Mark Hynes - thoughts on corporate disclosure

Opinions on changing rules, changing best practices, and their effect on investor relations officers.

Wednesday, October 22, 2008

Achieving consistency in carbon reporting for companies

Investors are using information on companies' carbon dioxide emissions to manage their portfolios. So says the Carbon Disclosure Project (CDP), backed by hundreds of institutional investors. The CDP survey asks the world's biggest companies to report their greenhouse gas emissions.

This year, almost two-thirds of the 385 institutional investors behind the project said they used the survey to identify companies not adequately addressing climate change. The survey also found British companies perceive climate change as a major driver of new business opportunities. In addition, there is increasing investment in measuring and reducing the impact of emissions in company supply chains, as well as those related to product use and disposal.

However respondees to the survey also highlighted the lack of clarity on future disclosure obligations, and the urgent need for an agreed standard. During the Climate Change Bill’s passage through Parliament, an amendment was agreed that companies required to produce a business review should be required to disclose their greenhouse gas emissions. However at its committee stage it was removed because there wasn't an agreed methodology for measuring emissions.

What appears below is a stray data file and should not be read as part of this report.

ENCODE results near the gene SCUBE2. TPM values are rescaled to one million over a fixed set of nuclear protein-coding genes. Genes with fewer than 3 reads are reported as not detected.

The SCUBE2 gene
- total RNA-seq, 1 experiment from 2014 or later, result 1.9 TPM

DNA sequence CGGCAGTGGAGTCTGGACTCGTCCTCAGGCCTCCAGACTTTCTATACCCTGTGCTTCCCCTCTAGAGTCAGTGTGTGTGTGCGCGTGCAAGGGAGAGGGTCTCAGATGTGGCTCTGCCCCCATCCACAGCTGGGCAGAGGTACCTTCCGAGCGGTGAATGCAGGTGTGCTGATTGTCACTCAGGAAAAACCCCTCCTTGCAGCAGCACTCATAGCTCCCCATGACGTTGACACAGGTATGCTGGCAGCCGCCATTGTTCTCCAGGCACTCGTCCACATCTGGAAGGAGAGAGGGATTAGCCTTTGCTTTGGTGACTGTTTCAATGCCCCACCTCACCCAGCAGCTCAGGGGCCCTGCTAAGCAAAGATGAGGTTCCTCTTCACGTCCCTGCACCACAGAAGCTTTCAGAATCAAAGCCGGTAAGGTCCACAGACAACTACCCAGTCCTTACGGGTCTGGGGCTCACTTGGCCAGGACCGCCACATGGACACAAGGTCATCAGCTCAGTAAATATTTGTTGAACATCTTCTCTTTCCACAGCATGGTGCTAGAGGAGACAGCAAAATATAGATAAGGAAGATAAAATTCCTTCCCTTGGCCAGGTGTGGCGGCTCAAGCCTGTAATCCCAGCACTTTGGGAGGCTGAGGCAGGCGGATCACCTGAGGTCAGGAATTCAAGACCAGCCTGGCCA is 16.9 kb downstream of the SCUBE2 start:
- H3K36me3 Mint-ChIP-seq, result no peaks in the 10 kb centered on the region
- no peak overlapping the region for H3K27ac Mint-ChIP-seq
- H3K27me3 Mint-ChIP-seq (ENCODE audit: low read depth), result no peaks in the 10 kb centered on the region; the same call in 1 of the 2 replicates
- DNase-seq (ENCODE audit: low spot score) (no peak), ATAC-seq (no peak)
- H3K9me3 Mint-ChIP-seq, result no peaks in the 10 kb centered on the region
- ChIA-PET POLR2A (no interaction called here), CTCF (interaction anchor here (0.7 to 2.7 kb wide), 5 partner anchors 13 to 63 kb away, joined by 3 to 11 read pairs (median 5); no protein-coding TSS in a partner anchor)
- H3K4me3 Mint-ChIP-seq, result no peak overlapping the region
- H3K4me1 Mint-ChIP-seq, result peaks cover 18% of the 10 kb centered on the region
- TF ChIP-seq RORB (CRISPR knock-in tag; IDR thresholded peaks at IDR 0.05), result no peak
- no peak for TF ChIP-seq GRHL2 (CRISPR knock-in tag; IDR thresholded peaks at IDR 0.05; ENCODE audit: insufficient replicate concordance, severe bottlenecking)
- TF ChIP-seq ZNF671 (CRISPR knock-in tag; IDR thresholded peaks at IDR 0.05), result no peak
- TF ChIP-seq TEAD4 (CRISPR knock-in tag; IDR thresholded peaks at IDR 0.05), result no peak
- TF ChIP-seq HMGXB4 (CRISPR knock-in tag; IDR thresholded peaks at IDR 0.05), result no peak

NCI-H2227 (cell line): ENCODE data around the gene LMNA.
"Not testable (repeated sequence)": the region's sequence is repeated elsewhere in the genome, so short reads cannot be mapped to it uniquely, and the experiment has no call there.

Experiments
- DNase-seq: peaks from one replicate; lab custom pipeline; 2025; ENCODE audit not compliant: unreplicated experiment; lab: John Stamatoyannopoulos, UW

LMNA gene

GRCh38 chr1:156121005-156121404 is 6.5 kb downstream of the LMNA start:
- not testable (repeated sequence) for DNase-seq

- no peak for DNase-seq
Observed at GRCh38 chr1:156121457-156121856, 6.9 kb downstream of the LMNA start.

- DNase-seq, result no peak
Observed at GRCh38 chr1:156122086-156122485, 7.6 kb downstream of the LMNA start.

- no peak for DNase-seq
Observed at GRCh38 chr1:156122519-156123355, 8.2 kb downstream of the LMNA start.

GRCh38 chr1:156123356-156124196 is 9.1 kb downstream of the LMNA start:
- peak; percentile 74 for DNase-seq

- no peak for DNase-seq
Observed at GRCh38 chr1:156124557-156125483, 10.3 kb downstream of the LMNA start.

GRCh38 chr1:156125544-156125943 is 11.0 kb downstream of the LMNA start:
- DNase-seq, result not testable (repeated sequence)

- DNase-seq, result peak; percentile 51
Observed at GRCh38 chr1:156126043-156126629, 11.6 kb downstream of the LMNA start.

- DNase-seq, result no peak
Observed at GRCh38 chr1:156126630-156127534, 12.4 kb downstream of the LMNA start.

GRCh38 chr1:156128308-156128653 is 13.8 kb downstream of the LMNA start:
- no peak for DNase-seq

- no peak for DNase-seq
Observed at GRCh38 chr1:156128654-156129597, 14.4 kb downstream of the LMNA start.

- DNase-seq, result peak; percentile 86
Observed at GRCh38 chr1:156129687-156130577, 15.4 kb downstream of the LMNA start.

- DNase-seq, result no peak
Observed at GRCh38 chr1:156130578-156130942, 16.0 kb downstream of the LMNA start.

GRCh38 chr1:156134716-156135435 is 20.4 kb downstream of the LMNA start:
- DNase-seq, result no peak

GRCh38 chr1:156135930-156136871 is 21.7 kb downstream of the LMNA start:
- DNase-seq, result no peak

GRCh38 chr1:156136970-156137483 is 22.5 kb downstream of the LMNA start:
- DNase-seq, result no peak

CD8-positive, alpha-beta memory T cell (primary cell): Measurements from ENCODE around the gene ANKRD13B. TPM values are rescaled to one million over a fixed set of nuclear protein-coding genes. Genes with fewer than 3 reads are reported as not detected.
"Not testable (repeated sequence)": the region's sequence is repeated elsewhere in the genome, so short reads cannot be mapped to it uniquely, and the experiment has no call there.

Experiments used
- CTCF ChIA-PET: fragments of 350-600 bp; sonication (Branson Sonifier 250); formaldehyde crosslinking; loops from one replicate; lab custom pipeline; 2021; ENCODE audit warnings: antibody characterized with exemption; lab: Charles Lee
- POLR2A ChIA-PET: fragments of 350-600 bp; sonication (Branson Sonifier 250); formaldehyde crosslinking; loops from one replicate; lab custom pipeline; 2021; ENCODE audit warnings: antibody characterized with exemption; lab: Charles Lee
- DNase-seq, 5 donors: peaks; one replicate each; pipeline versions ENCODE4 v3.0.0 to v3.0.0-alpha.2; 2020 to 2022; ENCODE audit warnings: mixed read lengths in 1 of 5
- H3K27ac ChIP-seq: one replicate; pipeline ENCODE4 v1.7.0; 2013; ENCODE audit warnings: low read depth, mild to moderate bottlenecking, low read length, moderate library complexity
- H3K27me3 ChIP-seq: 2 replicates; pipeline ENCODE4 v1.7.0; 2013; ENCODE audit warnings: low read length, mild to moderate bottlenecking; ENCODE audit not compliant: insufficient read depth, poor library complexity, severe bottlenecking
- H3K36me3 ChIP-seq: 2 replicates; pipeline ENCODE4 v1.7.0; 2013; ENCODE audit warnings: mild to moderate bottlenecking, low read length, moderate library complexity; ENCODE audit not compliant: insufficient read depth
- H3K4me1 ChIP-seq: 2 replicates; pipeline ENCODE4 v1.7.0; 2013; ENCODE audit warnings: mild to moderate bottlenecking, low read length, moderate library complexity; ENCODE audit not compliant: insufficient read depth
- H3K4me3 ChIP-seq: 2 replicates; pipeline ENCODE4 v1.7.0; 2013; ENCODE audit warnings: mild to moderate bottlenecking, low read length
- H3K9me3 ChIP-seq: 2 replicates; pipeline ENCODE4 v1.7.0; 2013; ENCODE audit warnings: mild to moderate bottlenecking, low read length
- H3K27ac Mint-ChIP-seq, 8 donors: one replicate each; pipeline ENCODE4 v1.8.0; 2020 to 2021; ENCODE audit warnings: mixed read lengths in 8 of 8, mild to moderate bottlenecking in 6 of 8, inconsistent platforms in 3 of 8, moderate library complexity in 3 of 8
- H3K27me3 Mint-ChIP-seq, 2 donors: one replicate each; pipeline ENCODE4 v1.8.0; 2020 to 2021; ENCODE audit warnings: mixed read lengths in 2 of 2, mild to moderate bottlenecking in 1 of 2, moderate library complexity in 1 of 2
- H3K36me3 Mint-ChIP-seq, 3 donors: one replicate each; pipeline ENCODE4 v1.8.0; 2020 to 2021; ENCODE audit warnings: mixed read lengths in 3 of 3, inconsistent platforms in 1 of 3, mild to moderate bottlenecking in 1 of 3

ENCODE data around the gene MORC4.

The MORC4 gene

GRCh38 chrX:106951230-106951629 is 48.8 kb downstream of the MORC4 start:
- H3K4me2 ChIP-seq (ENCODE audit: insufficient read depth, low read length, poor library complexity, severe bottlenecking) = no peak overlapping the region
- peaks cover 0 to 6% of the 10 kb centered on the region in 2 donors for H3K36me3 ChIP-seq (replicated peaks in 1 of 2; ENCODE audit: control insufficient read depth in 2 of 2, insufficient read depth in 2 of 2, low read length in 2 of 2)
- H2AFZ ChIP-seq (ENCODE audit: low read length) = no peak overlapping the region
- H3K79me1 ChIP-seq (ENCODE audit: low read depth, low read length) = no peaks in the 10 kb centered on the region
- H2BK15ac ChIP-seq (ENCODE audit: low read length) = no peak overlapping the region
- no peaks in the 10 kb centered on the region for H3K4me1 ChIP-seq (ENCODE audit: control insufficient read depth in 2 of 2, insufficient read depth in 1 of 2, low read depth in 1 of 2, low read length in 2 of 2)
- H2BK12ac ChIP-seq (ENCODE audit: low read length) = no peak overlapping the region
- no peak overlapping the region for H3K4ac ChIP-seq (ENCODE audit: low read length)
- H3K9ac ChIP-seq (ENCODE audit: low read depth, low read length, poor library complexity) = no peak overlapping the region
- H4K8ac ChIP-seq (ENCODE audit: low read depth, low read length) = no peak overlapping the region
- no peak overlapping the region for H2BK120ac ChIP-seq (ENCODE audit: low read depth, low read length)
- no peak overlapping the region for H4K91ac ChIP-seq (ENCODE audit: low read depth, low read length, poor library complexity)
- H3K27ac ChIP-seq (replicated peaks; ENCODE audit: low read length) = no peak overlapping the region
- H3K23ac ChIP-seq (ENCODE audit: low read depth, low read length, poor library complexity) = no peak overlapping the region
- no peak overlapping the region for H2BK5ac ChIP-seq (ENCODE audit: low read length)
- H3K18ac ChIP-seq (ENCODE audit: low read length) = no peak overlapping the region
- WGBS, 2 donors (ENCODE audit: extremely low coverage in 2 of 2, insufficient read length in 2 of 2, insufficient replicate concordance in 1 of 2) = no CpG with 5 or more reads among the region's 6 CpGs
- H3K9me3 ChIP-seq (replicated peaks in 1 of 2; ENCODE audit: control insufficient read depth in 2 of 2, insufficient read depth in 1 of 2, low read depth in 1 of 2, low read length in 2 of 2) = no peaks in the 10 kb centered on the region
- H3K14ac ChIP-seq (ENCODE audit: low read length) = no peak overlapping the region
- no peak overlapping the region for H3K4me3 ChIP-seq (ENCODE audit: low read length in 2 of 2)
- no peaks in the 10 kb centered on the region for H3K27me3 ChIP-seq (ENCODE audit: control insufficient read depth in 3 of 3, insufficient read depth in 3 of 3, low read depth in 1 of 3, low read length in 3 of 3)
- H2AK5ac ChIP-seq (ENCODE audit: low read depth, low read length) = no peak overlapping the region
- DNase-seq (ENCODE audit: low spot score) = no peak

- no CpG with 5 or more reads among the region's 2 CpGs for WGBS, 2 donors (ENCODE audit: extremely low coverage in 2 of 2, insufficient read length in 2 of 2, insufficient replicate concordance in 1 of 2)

So the UK Government is on the hook to develop guidance on how companies should report on greenhouse gas emissions and to help create a common standard. The challenge is – which standard?

There is a multiplicity of potential candidates:

• The Carbon Disclosure Project - often criticised because respondees can choose the level of information they wish to disclose.

• The Global Reporting Initiative - most widely used sustainability reporting framework.

• The Global Framework for Climate Risk Disclosure reporting standard for investors’ expectations but private sector take up is very limited to date.

• The GHG Protocol Corporate Accounting and Reporting Standard - widely used international accounting tool for companies however, tricky to achieve consistency and comparability.

• And last but not least, the Climate Disclosure Standards Board (CDSB) aims to develop an international accounting standard on carbon reporting, with an initial draft by September 2009.

So many standards, so little time. Watching whether HMG chooses one or something else entirely will be interesting!


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